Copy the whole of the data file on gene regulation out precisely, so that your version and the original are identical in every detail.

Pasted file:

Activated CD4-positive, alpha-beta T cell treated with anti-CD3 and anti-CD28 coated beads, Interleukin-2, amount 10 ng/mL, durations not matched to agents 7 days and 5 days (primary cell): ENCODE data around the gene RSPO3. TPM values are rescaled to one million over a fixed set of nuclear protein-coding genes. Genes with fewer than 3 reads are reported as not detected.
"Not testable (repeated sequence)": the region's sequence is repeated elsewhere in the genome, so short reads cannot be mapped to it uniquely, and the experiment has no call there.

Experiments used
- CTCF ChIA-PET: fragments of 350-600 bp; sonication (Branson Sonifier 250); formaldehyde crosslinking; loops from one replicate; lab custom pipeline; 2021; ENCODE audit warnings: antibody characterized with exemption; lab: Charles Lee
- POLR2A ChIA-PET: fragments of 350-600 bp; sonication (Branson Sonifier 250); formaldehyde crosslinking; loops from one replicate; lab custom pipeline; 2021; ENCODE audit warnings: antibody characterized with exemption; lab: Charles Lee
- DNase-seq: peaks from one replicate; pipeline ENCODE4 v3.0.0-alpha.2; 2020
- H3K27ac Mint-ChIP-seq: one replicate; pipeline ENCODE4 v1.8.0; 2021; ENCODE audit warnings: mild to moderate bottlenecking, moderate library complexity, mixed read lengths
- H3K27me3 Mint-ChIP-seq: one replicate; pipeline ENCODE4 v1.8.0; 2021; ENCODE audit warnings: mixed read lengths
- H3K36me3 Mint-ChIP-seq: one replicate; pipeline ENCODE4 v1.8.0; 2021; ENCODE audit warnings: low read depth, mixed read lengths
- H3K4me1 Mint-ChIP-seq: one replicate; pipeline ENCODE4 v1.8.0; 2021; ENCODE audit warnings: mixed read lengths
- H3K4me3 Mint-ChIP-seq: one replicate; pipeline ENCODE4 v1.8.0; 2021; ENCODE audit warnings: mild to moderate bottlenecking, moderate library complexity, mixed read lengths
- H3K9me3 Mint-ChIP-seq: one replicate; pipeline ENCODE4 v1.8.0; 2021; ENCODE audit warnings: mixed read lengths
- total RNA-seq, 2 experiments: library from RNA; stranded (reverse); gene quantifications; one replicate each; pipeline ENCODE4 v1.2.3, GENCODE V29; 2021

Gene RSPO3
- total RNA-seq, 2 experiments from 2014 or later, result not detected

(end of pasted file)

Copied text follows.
Activated CD4-positive, alpha-beta T cell treated with anti-CD3 and anti-CD28 coated beads, Interleukin-2, amount 10 ng/mL, durations not matched to agents 7 days and 5 days (primary cell): ENCODE data around the gene RSPO3. TPM values are rescaled to one million over a fixed set of nuclear protein-coding genes. Genes with fewer than 3 reads are reported as not detected.
"Not testable (repeated sequence)": the region's sequence is repeated elsewhere in the genome, so short reads cannot be mapped to it uniquely, and the experiment has no call there.

Experiments used
- CTCF ChIA-PET: fragments of 350-600 bp; sonication (Branson Sonifier 250); formaldehyde crosslinking; loops from one replicate; lab custom pipeline; 2021; ENCODE audit warnings: antibody characterized with exemption; lab: Charles Lee
- POLR2A ChIA-PET: fragments of 350-600 bp; sonication (Branson Sonifier 250); formaldehyde crosslinking; loops from one replicate; lab custom pipeline; 2021; ENCODE audit warnings: antibody characterized with exemption; lab: Charles Lee
- DNase-seq: peaks from one replicate; pipeline ENCODE4 v3.0.0-alpha.2; 2020
- H3K27ac Mint-ChIP-seq: one replicate; pipeline ENCODE4 v1.8.0; 2021; ENCODE audit warnings: mild to moderate bottlenecking, moderate library complexity, mixed read lengths
- H3K27me3 Mint-ChIP-seq: one replicate; pipeline ENCODE4 v1.8.0; 2021; ENCODE audit warnings: mixed read lengths
- H3K36me3 Mint-ChIP-seq: one replicate; pipeline ENCODE4 v1.8.0; 2021; ENCODE audit warnings: low read depth, mixed read lengths
- H3K4me1 Mint-ChIP-seq: one replicate; pipeline ENCODE4 v1.8.0; 2021; ENCODE audit warnings: mixed read lengths
- H3K4me3 Mint-ChIP-seq: one replicate; pipeline ENCODE4 v1.8.0; 2021; ENCODE audit warnings: mild to moderate bottlenecking, moderate library complexity, mixed read lengths
- H3K9me3 Mint-ChIP-seq: one replicate; pipeline ENCODE4 v1.8.0; 2021; ENCODE audit warnings: mixed read lengths
- total RNA-seq, 2 experiments: library from RNA; stranded (reverse); gene quantifications; one replicate each; pipeline ENCODE4 v1.2.3, GENCODE V29; 2021

Gene RSPO3
- total RNA-seq, 2 experiments from 2014 or later, result not detected